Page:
Like I mentioned, I dislike most match concept ppvs; they devalue the concepts  themselves. That being said, I would like to touch on one that I think is quite fine; Money  in the Bank. I believe this works, because it’s a fun match, that involves the high stakes  element; it basically decides who the company will be getting behind that year. I do have  one issue with the match, and a way to tweak it, though. The issue is that it can create un- natural pushes, for young guys who aren’t ready. The tweaking doesn’t necessarily pertain  to that issue, but who knows, it could alleviate it somewhat. Instead of having two Money  in the Bank matches, with two respective case holders, I propose they only have one Money in the Bank match at the event. Also, I’d turn it into a tournament, where hopefuls would have to first earn their spot; there would be only three spots for each show (possibly four, depending on how many competitors are in that year’s MITB,never more than eight total). As for how the tournament would go down… six superstars from RAW and six from Smackdown would be determined by winning their respective first round matches. From there, the RAW and Smackdown stars would compete against one another, the winners advancing to the Money in the Bank match. So, you could end up with four RAW guys and two from Smackdown, or any other combination.  Or, it could just be where RAW guys have to only beat RAW guys, and the Smackdown guys have to only beat Smackdown guys, keeping the numbers even in the big Money in the Bank match.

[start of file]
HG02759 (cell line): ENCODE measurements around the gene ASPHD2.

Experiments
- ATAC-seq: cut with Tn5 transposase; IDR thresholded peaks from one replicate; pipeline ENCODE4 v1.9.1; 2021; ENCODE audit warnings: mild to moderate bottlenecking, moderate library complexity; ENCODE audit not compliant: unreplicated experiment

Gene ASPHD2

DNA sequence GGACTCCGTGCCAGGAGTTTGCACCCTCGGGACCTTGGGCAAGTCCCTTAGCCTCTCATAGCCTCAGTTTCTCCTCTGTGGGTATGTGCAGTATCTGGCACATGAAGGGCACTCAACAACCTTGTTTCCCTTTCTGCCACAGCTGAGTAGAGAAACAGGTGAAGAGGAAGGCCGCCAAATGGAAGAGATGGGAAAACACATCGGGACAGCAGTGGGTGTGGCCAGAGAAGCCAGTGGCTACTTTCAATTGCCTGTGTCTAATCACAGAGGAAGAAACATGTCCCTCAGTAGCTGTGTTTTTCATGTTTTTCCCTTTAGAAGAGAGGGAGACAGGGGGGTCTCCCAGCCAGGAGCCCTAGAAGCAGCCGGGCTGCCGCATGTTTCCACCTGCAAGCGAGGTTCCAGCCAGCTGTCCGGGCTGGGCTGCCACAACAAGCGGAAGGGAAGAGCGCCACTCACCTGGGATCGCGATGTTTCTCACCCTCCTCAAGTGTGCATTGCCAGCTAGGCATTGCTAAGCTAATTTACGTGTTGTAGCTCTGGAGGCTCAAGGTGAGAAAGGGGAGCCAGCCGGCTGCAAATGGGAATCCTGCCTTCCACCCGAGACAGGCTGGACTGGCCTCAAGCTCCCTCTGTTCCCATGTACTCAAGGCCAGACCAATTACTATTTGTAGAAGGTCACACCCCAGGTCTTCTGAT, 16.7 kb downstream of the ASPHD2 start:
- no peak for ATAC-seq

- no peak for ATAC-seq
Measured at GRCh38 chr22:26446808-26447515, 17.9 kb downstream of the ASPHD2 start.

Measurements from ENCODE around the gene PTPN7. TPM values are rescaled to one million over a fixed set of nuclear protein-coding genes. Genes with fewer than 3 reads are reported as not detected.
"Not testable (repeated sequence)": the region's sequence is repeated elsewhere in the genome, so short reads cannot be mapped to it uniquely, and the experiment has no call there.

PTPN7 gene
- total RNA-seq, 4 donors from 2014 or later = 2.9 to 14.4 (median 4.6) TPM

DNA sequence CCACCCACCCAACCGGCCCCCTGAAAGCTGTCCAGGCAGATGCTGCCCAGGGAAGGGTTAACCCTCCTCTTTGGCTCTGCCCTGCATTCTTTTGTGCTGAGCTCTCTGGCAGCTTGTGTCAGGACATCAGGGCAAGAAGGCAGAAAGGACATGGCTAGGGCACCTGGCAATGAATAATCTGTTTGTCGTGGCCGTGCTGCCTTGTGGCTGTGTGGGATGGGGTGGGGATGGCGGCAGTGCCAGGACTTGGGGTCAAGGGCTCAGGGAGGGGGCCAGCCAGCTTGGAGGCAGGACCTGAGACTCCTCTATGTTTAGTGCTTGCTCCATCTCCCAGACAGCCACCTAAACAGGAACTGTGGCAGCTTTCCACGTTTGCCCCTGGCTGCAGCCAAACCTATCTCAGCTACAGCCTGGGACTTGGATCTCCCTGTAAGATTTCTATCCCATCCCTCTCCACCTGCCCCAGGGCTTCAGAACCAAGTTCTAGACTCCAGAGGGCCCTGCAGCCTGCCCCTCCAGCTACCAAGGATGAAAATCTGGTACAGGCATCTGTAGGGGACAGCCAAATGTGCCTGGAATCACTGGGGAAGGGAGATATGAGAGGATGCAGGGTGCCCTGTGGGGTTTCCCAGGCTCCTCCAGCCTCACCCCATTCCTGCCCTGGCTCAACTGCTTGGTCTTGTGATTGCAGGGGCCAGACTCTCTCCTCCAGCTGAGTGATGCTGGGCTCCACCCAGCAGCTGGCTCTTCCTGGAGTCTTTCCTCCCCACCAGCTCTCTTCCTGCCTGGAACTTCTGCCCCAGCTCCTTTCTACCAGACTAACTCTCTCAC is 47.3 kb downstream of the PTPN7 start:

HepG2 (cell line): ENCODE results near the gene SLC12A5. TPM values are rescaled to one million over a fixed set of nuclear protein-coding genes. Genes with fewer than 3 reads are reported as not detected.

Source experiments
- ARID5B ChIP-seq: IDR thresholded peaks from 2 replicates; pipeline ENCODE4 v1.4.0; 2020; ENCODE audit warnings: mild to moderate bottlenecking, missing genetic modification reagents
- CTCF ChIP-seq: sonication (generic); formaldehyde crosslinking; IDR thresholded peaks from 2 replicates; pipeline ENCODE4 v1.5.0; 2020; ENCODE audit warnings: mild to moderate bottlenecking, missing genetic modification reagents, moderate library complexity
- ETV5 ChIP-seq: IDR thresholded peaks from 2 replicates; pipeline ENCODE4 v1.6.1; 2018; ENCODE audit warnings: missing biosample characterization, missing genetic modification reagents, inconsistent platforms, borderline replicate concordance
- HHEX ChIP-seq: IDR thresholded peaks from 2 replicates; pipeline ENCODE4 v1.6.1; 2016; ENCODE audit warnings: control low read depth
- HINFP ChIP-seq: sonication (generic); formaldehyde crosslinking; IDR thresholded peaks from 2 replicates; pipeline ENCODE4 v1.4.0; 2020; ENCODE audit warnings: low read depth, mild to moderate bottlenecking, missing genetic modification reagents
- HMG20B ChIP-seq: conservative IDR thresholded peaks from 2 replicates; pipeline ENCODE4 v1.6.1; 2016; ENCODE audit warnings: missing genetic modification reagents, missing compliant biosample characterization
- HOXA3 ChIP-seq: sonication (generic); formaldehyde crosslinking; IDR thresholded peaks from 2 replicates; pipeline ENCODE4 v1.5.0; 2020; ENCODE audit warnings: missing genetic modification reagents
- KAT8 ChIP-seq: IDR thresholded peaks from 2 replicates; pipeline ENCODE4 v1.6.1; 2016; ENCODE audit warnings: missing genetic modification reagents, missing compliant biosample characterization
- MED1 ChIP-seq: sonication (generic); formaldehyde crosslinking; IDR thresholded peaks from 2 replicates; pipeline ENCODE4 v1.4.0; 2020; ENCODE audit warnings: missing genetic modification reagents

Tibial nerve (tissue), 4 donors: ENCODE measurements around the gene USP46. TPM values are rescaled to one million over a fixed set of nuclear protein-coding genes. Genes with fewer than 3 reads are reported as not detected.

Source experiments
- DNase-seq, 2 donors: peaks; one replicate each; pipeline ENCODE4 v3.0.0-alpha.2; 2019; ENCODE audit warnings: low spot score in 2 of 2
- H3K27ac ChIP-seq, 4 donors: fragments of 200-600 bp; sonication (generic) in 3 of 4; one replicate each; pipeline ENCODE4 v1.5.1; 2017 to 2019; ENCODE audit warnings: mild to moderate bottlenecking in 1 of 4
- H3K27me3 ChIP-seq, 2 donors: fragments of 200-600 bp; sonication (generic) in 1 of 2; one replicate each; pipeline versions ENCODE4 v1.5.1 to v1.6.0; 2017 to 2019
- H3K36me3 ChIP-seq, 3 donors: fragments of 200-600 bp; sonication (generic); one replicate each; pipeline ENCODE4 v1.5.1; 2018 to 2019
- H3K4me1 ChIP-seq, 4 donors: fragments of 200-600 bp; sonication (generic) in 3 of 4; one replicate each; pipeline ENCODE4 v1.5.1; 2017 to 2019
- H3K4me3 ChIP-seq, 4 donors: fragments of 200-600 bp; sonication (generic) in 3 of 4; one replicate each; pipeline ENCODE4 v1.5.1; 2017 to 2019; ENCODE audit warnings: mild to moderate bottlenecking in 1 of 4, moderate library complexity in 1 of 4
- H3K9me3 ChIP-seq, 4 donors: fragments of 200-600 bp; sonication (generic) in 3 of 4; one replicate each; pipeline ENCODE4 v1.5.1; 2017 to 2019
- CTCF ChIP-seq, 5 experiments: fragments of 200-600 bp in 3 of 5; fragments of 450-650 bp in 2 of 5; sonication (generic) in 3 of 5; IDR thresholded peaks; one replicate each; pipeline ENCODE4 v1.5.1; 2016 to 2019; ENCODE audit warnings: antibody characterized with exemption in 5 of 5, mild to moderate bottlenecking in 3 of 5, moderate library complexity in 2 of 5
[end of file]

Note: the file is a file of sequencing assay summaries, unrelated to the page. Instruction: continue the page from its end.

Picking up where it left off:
Just an idea I thought I’d throw out to you all. Now, back to match abuse…

The Ironman match happens to be my personal favorite match concept.What made me a fan of this concept, you ask? WrestleMania 12, Shawn Michaels vs. Bret Hart, in a 60min+ Ironman classic for the ages. This concept is not for just any two wrestlers on the roster; it should be reserved for great in-ring technicians, because it’s designed as such! I’m sorry, but John Cena and Randy Orton don’t scream “great in-ring technicians” to me.

A more common match concept, the Battle Royal is used dang near once a month, sometimes more. Poor ole’ Battle Royal, it gets thrown onto any show when creative gets lazy, and instead of actually writing  storylines to name a #1 Contender, just have a Battle Royal. They’ve also been more frequently used at house shows. I’ve no idea why, as they’re normally only good for television, as when you’re apart of the live crowd, it’s much more difficult to keep up with all the eliminations.